The use of module lifts and scaffolding for multi-story pitched-roof installations is an interesting labor-saving approach that was a result of worker-safety regulations. Specialized module lifts based on the design of tile lifts are ubiquitous on German installation sites and are just now entering the U.S. market.

For the highest-volume installation companies observed in Germany, specialized crews or subcontractors are deployed in advance to assemble scaffolding and module lifts before the PV system installation crew begins its work. This workforce striation promotes specialization and reduces installation time variability, sometimes enabling two installations to be scheduled in the same day.

The upfront cost of a specialized lift is easy to bear if the installer uses the lift daily, but more difficult to justify if the installer is involved in many different types of sites.

Until recently, mounting systems had been a relative afterthought during project development. Now, with more focus on reducing the soft costs and BOS components, this has changed. Of particular interest for PV installers are mounting systems that enable faster installation speeds and enable increased installation capacity.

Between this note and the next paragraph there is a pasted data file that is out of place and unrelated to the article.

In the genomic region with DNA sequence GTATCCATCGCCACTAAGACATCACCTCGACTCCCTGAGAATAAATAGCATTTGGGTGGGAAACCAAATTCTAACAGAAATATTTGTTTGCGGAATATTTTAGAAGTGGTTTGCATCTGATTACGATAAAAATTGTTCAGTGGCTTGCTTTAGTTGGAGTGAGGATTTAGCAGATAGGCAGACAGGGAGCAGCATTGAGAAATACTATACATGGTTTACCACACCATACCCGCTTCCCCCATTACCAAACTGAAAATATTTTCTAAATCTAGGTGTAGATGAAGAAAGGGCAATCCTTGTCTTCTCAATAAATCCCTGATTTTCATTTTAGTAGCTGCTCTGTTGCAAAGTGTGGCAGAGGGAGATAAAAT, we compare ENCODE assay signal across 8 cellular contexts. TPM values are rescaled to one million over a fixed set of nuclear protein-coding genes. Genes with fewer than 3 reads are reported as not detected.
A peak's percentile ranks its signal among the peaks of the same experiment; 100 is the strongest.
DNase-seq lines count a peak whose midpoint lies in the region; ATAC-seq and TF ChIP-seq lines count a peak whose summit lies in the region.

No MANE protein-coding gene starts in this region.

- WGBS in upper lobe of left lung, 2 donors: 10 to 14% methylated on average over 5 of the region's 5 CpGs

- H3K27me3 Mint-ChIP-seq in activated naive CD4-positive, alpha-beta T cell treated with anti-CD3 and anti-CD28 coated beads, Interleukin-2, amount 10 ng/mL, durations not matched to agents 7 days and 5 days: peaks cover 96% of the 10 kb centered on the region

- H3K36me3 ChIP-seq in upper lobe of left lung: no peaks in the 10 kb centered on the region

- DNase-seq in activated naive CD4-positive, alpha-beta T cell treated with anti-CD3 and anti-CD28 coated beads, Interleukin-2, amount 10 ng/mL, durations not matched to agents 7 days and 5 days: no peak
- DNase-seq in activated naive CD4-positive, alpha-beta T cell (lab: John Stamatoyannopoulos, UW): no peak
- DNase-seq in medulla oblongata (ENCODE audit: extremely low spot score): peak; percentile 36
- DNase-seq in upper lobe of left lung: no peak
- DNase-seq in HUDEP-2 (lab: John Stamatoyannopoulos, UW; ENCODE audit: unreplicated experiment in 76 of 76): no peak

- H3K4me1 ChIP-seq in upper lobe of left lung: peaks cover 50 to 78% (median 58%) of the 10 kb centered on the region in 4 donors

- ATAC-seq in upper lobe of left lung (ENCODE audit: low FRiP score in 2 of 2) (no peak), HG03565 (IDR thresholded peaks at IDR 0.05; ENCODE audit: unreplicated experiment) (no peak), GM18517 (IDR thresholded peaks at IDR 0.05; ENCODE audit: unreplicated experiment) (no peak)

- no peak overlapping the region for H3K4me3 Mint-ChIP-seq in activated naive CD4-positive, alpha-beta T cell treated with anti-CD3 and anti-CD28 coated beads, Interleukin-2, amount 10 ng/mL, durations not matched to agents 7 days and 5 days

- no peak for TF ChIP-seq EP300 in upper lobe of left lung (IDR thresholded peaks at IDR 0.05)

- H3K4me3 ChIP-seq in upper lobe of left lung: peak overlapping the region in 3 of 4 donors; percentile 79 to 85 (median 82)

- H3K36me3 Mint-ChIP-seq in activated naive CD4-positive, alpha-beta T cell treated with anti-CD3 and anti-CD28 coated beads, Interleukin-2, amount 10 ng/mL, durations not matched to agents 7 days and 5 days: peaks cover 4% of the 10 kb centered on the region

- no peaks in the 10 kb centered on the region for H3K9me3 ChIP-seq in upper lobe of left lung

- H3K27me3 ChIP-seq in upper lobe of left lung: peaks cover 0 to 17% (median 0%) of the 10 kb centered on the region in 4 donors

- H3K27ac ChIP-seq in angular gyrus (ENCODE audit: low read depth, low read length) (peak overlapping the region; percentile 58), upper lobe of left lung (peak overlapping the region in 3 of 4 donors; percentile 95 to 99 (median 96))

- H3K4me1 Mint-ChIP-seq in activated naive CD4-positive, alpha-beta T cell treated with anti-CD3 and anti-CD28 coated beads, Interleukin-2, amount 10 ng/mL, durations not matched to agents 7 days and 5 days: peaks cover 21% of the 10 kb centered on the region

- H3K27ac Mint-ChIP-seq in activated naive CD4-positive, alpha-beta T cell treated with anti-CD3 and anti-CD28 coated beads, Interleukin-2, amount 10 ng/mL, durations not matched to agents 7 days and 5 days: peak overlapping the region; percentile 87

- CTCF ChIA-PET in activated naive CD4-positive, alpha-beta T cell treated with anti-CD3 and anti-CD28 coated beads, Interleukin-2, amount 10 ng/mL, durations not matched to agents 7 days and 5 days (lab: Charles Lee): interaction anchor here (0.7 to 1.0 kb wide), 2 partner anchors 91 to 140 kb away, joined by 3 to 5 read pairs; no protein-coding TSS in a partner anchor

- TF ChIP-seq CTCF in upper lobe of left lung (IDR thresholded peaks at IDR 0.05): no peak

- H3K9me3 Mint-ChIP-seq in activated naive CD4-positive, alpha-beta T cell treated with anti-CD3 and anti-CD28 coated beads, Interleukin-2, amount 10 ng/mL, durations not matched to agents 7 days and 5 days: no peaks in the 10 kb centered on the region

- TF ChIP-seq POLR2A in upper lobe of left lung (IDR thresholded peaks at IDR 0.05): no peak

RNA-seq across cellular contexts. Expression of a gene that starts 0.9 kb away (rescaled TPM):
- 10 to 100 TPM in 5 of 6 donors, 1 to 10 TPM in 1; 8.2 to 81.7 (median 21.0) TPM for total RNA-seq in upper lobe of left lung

Only mounting systems companies that continue to invest in innovations that result in measurable cost savings for PV installers will be viable players. This will become especially critical after the ITC has expired in 2017.


Market analysis information for this article comes from the 2013 North American PV Mounting Systems Report by Wolf Research LLC. The authors analyzed leading vendors in the North American PV mounting systems market, including the following: Schletter, Unirac, IronRidge, Zep Solar, RBI Solar, S:Flex, Solar Flexrack, PanelClaw, AET, DPW, SunLink, AP Alternatives, Renusol, SnapNrack, Polar Racking, Legrand, Dynoraxx, Shoals, Eaton, Zilla, Everest Solar, Marge, SolarWorld, First Solar, Trina Solar, Quick Mount PV, S5!, ProSolar, GameChange Racking, KB Racking, SST, Baja, HB Solar, Orion Solar, Ecolibrium Solar, CreoTecc, Advanced Racking, Mounting Systems, tenK, Clenergy, Genmounts, Sader Power, Sapa/Hydro, Solar SpeedRack and QBotix. R


Wolfgang Schlichting is executive research director at Miami-based Wolf Research LLC, focusing on market research, strategy, advisory services and technology assessment for the solar energy and other high-tech industries. He can be reached by email at wschlichting@wolfresearch.net. Joseph Goodman is a senior research engineer at the Georgia Tech Research Institute. He can be reached by email at joseph.goodman@gtri.gatech.edu.

Marketplace: PV Mounting

Ease Of Installation Drives North American PV Mounting Systems Market

By Wolfgang Schlichting & Joseph Goodman

A growing market, more competition and falling prices are pushing vendors to develop innovative product features and business models.